Holding the Government Accountable

Secret Service Investigation Used to Identify Whistleblowers

According to a recent Washington Post story, the Department of Homeland Security’s (DHS) Office of the Inspector General (IG) has allowed officials from the Secret Service—the very organization the IG is investigating—to participate in the inquiry. While not illegal, former IGs and legal experts have called it unusual, since collaboration with agencies under investigation is usually limited to consulting technical experts, rather than officials.

Inspector General John Roth declined to comment to the Post on this specific matter. A spokesperson was quoted in an unrelated context, saying that “In certain circumstances where we believe our independence will not be affected, we may use the components’ internal affairs agents as a force multiplier, relying on their help with investigative steps such as interviewing employees and gathering documents.” This is necessary since, as the spokesperson also stated, “Our office has about 200 investigators with responsibility for investigating criminal and other serious misconduct in a department with more than 240,000 employees.”

The investigation revolves around the distribution of Representative Jason Chaffetz’s (R-UT) personal information from a restricted Secret Service database. Contained in those records was the fact that Representative Chaffetz, who chairs the House Oversight and Government Reform Committee, had previously applied for and been rejected from a position in the Secret Service. It was just days after Chairman Chaffetz had grilled the new Secret Service Director, Joseph Clancy, about the agency’s problems in a congressional hearing that the information—along with satirical posters—was widely circulated across the entire Secret Service, and then leaked to The Daily Beast. During the investigation, an email from Secret Service Assistant Deputy Ed Loery—sent two days before the leak—came to light, in which he explicitly encouraged the information to be leaked. An excerpt from the email read: “Some information that he might find embarrassing needs to get out. Just to be fair.”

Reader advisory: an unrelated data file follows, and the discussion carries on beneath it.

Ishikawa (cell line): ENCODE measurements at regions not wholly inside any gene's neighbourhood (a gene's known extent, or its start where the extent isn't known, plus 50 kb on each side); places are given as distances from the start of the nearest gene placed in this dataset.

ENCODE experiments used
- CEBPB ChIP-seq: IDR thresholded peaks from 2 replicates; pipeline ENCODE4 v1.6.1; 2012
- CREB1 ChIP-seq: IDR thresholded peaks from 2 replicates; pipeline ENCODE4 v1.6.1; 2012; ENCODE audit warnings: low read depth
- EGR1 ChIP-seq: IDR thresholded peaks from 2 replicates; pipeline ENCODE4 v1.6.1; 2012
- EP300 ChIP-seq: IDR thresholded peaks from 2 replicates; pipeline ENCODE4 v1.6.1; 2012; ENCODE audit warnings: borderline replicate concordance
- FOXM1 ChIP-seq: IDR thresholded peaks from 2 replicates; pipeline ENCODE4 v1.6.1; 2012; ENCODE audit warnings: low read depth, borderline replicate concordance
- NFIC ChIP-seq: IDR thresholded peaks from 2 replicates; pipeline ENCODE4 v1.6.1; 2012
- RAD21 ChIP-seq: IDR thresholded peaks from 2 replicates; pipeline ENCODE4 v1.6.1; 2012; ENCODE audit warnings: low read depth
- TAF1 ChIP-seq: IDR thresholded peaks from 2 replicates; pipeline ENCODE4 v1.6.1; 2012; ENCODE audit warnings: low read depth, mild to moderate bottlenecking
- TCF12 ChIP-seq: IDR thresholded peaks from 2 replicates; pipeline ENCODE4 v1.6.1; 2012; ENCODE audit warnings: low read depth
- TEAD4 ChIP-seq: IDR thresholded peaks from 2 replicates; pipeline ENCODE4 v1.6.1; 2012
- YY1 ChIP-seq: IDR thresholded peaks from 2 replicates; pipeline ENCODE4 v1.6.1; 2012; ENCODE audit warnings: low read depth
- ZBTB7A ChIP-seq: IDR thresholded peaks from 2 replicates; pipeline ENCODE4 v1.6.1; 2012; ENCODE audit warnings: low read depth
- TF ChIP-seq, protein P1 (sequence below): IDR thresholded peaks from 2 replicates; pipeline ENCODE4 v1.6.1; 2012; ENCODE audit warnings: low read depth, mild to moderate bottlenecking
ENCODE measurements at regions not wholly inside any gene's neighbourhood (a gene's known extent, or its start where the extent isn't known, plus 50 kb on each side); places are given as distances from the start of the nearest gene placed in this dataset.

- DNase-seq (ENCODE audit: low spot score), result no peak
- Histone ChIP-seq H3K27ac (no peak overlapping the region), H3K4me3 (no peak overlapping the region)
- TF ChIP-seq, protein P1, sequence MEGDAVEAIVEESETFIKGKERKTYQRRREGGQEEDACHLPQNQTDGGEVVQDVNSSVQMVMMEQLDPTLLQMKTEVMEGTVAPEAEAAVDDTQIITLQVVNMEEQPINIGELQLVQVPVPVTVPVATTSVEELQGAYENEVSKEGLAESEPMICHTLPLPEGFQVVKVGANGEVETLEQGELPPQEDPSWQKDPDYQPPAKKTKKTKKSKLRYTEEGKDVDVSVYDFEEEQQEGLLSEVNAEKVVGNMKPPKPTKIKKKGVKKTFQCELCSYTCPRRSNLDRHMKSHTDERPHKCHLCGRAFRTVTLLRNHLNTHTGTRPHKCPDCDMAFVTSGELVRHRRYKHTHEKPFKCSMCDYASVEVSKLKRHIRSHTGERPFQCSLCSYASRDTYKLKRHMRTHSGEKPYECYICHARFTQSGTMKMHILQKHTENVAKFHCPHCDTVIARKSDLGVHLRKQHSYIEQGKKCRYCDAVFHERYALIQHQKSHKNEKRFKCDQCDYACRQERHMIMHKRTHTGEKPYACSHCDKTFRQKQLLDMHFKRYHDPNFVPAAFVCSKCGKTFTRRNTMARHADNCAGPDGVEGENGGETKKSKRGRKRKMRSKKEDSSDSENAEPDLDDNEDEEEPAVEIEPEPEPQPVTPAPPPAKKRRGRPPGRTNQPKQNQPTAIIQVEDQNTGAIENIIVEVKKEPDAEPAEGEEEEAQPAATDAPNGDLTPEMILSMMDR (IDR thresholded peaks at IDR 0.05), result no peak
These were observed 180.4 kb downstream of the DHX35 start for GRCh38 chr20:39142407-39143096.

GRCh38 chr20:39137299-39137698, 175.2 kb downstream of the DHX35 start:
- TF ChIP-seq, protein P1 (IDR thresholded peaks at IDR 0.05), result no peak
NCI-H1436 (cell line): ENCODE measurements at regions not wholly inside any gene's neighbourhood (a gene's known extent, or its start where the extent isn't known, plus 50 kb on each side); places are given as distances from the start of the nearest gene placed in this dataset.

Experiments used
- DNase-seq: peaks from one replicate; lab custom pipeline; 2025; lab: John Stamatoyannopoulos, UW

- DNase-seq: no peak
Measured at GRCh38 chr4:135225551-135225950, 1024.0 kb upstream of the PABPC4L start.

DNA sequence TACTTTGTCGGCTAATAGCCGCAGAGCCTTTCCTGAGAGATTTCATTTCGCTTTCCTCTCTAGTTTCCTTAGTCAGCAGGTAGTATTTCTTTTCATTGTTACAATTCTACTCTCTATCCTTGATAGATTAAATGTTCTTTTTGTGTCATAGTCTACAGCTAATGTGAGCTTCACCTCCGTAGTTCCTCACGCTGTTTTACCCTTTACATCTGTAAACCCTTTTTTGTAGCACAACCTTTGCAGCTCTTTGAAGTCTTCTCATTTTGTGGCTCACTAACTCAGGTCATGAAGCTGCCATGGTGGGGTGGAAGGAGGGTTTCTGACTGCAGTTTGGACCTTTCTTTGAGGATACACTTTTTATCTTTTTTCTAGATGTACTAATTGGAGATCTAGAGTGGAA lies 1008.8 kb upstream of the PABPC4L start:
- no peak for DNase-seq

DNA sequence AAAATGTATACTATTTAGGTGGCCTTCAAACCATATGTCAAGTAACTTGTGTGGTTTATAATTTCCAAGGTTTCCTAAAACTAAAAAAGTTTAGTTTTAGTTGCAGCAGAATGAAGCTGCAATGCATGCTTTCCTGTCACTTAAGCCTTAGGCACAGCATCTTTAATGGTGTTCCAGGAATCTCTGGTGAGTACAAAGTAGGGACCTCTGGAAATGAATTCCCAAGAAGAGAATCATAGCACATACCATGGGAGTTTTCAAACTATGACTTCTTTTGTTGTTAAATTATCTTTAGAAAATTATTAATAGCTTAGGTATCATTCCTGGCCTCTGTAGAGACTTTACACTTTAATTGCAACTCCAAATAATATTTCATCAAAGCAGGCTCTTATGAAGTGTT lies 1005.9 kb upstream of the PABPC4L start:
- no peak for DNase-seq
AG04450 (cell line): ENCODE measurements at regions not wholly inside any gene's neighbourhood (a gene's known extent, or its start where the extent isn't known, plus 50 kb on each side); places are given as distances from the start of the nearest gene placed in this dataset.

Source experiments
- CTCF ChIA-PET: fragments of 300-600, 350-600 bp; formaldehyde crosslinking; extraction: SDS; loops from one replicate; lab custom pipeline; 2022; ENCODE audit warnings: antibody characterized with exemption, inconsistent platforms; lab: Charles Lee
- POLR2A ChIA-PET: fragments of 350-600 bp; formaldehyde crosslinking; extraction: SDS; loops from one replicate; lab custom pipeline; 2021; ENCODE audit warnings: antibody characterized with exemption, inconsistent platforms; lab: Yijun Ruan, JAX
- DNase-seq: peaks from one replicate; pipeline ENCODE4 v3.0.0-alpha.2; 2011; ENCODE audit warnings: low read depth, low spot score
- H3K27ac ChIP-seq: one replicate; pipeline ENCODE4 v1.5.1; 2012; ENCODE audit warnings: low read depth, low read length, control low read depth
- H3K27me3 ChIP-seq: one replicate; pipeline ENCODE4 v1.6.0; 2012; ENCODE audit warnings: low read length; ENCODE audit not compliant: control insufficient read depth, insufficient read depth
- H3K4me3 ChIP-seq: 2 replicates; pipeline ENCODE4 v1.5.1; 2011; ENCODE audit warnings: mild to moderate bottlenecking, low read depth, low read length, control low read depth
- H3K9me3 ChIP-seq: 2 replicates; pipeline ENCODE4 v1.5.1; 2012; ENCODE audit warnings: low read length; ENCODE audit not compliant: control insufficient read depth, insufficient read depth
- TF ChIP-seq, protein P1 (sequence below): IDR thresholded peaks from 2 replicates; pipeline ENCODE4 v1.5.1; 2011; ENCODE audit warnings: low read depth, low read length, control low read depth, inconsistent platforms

In the wake of the scandal, Director Clancy has apologized, and agents who accessed or disseminated Representative Chaffetz’s personal files have been reprimanded, placed on one- or two-day suspensions, or told to expect other disciplinary measures.

But the inquiry has gone farther than holding Secret Service agents and officials accountable for disseminating restricted information. Despite prior statements from Inspector General Roth to encourage whistleblowers, the investigation has been used to identify and question whistleblowers who have contacted the media on prior occasions. The OIG has used administrative subpoenas (which do not require a judge’s approval) to retrieve cellphone records of any agents who communicated with the Post reporter who is responsible for covering several stories regarding security lapses in the Secret Service.

In this context, the involvement of Secret Service officials in the IG investigation becomes far more concerning. Secret Service officials have been present at the questioning of several of these agents, which could expose their identities to their bosses and could very easily intimidate whistleblowers from coming forward in the future. According to Brady Toensing, the lawyer of a whistleblower who had previously given information to The Washington Post, DHS has “diagnosed the issue as a leak problem rather than misconduct and ineptitude. Consequently, it is hell-bent on finding and silencing whistleblowers.’’

As Danielle Brian, Executive Director of the Project On Government Oversight, stated while testifying before the Senate in August:

…Congress must constantly watch the watchdogs to ensure, for instance, that IG offices are not using their investigative powers in a way that harms whistleblowers or protects the agencies….Any expansion of IG authority should be coupled with other measures to hold IG offices and agencies accountable, such as stronger protections for whistleblowers, improved practices for investigating whistleblower retaliation claims, and stricter transparency requirements for the online posting of IG reports.

The DHS IG investigation is an unfortunate reminder of how far we still have to go. We still need independent IGs and courageous whistleblowers to ensure accountability and transparency in our government.